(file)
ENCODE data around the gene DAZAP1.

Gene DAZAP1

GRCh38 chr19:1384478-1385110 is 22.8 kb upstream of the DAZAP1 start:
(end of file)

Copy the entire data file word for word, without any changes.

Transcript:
ENCODE data around the gene DAZAP1.

Gene DAZAP1

GRCh38 chr19:1384478-1385110 is 22.8 kb upstream of the DAZAP1 start: